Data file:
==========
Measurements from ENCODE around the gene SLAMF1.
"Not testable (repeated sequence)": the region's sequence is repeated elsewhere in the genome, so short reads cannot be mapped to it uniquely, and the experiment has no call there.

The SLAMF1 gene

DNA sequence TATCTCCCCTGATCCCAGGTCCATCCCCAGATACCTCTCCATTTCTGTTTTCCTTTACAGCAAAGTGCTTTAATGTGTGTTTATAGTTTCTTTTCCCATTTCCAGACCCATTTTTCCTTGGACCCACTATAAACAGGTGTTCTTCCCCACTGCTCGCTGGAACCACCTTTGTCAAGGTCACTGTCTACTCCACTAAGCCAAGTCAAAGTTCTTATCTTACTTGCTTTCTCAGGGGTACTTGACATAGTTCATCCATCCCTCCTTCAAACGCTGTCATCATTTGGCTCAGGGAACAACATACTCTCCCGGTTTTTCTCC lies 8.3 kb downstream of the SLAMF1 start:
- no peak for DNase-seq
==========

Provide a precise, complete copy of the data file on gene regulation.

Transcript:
Measurements from ENCODE around the gene SLAMF1.
"Not testable (repeated sequence)": the region's sequence is repeated elsewhere in the genome, so short reads cannot be mapped to it uniquely, and the experiment has no call there.

The SLAMF1 gene

DNA sequence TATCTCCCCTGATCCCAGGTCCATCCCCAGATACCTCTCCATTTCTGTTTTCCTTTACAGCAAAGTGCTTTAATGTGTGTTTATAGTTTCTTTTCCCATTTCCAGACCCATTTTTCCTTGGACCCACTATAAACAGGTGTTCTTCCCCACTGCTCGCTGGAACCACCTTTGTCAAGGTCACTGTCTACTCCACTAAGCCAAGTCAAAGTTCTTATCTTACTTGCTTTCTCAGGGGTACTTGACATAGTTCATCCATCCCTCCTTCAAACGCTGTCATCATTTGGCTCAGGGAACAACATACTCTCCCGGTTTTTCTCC lies 8.3 kb downstream of the SLAMF1 start:
- no peak for DNase-seq